spc700.bin -  contains compiled SPC700 driver code, samples, sound effects
              data. This means you don't need to use a SPC700 assembler.

music_N.bin - contains music data. Each sub song that is not marked as a
              sound effect will be exported into separate file. This allows
           to save room for more sample data, while music data is only
           loaded when needed.

sounds.asm  - contains incbin's in the WLA DX format, considering LoROM
              configuration.

sounds.h    - contains automatically generated aliases for every sub song
              and sound effect, as well as sub song names.

The latter two files aren't necessary, they meant to be used in a specific
SNES dev environment. The interfacing part of the environment is provided
along with the editor in the /snes/ directory, it consist of two files,
sneslib.asm and sneslib.h. There are 65816 assembly functions to load the
SPC700 driver and communicate with it, as well as C interface to these
functions.

You can either adapt provided code for your purposes, or create a new one,
using the code as a guide. spc700.bin loading and starting address is
$0200. When the driver is loaded, communication is done through APU ports
using the communication routines (see snes/sneslib.asm:542 and beyond).
Driver loading code is in snes/sneslib.h:774. 'Play a sound effect'
function is in sneslib.asm:842, it also uses spc_command_asm routine
(uniform for most commands), which is in sneslib.asm:658.

The spc700.asm file in the /snes/ directory is only provided for reference,
in case you're interested in internals of the driver. It does not need to
be compiled or otherwise used in a SNES program.

Take a note that, unlike the editor or exported SPC file, driver starts in
mono mode, for compatibility reasons, as many old TV sets does not have
stereo, and some part of the sound would be missing. To get stereo output,
the stereo enable command must be sent first.


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PostPosted: Sat May 18, 2019 7:11 pm 
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So I'm looking at the sneslib.asm file to see what all I can use. It has a lot of PPU related functions that I'm gonna ignore. Also, I'm not gonna bother with the .h file because I really don't wanna open a can of worms of getting C code to work lol.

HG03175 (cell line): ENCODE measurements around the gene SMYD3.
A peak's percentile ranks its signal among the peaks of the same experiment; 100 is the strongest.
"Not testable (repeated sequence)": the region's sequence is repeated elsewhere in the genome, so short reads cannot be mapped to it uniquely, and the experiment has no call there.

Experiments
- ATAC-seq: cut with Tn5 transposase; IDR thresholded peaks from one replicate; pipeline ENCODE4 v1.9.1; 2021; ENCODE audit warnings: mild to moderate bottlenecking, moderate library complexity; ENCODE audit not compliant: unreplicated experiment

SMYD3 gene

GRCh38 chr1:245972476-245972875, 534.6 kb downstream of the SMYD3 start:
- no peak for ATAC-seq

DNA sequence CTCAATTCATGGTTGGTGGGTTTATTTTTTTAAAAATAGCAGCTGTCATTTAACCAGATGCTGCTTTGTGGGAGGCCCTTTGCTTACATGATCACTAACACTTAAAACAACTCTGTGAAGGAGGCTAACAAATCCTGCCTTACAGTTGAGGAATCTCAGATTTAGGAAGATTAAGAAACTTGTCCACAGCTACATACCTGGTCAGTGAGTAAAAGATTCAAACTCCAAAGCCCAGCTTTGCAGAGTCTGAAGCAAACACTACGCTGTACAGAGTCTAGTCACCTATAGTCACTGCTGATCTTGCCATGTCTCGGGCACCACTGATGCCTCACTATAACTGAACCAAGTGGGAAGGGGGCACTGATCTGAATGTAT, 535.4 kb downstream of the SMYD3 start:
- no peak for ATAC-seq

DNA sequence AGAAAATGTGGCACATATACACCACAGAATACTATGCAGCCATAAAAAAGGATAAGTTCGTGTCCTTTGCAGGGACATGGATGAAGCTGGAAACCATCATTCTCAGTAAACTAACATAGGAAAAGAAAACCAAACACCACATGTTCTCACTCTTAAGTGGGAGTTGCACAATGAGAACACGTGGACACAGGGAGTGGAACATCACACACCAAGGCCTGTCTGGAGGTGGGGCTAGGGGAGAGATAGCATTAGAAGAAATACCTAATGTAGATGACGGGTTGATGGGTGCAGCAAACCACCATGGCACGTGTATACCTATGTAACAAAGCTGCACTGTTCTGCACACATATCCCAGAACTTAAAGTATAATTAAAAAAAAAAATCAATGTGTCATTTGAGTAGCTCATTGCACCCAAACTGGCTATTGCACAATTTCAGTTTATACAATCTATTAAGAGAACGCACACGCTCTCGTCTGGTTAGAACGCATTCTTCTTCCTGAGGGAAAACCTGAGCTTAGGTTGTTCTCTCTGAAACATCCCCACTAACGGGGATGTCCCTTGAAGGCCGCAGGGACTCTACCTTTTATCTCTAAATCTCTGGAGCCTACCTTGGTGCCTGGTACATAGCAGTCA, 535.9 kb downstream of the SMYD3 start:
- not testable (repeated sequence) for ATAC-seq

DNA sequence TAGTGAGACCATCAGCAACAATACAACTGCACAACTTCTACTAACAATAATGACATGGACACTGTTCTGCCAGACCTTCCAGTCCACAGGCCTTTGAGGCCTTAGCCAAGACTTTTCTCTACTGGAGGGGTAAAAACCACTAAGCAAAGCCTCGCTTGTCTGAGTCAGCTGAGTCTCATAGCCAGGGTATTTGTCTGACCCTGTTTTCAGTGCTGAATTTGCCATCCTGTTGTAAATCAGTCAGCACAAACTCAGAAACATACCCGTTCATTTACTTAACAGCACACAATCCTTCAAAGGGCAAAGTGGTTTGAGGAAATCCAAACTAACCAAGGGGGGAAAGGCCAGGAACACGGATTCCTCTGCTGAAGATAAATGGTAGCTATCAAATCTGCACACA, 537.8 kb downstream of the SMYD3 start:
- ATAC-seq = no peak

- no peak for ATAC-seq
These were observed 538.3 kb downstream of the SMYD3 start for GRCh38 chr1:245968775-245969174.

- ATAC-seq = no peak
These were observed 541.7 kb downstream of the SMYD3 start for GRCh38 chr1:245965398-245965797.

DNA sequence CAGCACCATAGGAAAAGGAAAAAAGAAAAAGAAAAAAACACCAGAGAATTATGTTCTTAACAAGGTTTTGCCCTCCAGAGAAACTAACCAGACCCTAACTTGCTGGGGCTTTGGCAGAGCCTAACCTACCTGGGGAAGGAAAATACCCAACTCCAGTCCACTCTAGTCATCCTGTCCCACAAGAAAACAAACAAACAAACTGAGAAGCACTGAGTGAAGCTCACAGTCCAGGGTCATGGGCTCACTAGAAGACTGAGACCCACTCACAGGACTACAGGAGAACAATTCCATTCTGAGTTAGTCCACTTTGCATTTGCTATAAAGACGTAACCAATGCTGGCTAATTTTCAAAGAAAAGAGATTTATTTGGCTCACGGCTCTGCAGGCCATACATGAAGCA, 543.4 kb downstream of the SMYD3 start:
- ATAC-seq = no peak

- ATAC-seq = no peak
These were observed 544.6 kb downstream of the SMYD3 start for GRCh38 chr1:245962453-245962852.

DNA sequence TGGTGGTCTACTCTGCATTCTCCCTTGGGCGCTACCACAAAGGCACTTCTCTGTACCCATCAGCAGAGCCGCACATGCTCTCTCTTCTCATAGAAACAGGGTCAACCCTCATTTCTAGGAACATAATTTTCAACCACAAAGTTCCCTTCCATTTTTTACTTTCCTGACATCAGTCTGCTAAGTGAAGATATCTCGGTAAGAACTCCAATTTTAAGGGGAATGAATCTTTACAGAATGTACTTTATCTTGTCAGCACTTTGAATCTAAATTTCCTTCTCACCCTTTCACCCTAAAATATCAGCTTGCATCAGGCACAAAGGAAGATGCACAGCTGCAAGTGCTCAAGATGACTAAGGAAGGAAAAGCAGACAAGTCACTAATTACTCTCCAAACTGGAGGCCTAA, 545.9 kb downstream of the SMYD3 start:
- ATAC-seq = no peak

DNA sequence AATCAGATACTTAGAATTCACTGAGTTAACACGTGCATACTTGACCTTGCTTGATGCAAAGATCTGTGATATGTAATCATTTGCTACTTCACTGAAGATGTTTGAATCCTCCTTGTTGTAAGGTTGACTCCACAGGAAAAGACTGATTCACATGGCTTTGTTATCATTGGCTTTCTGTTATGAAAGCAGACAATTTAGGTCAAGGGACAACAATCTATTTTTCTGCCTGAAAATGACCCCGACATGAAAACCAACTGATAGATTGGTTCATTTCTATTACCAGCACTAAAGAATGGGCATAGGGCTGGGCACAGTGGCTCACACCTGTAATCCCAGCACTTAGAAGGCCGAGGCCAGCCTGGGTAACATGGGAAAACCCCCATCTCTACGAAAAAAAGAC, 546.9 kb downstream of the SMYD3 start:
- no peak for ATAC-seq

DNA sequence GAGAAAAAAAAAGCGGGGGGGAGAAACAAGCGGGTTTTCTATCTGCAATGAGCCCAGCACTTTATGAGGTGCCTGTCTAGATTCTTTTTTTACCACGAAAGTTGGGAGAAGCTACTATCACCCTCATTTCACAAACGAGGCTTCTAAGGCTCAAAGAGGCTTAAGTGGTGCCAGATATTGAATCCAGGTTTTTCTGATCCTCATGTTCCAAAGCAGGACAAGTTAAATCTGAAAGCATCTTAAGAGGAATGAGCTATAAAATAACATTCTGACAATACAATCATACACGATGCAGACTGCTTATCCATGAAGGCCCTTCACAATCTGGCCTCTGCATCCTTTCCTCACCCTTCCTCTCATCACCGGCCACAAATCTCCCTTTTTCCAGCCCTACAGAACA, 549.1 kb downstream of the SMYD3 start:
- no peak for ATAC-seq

Anyways one handy subroutine is this guy:

Code:
;void spc_load_data(unsigned int adr,unsigned int size,const unsigned char *src)

spc_load_data:
    ...                 ; do a bunch of stuff
    rtl


I had found this guide earlier on how to transfer data to the APU, and this seems to follow that guide more or less.

So with that subroutine I can transfer spc700.bin (the driver) to APU at address $0200. Nice.

There's also another subroutine:

Code:
;void spc_stereo(unsigned int stereo);

spc_stereo:
    ...                 ; do a bunch of stuff
    rtl


I can use that guy to enable stereo. Also nice.

Now here's the part I'm confused about. First, what do I do with my music data, music_1.bin. The README.txt does not mention where in the address space it's supposed to go. I looked at the stop of the driver file, spc700.asm, and saw this:

Code:
//memory layout
// $0000..$00ef direct page, all driver variables are there
// $00f0..$00ff DSP registers
// $0100..$01ff stack page
// $0200..$nnnn driver code
//        $xx00 sample directory
//        $nnnn adsr data list
//        $nnnn sound effects data
//        $nnnn music data
//        $nnnn BRR streamer buffer


I'm not sure how to read that... Is it saying that the music data should go right after the driver data? I.e. $0200 + sizeof(spc700.bin)?

Another thing is I have no idea how to tell the music to start playing. Here are all the subroutines (at least the ones related to the APU) given by sneslib.asm
    1. spc_load_data
    2. spc_command_asm (sends a command. Appears to get the parameters from global variables acting as "mailboxes")
    3. spc_command (also sends a command but gets paramsters from the stack. I guess this is for C compatibility)
    4. spc_stereo
    5. spc_global_volume
    6. spc_channel_volume
    7. music_stop
    8. music_pause
    9. sound_stop_all
    10. sfx_play
    11. spc_stream_update

There does not appear to be a music_play command. Overall I'm very lost as to what's going on...


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PostPosted: Sat May 18, 2019 7:23 pm 
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UPDATE

Ah dammit... I just looked in sneslib.h. I thought that file was just there to give hooks for C code to call the assembly routine.

NOPE

There is vital C code in that header...

For one:

Code:
/*initialize sound, set variables, and upload driver code*/

void spc_init(void)
{
    const unsigned int header_size=2;
    static unsigned int i,size;

    size=spc700_code_1[0]+(spc700_code_1[1]<<8);

    spc_music_load_adr=spc700_code_1[14]+(spc700_code_1[15]<<8);

    spc_stream_enable=FALSE;

    nmi_enable(FALSE);

    if(size<32768-header_size)
    {
        spc_load_data(0x0200,size,spc700_code_1+header_size);
    }
    else
    {
        spc_load_data(0x0200,32768-header_size,spc700_code_1+header_size);
        spc_command(SCMD_LOAD,0);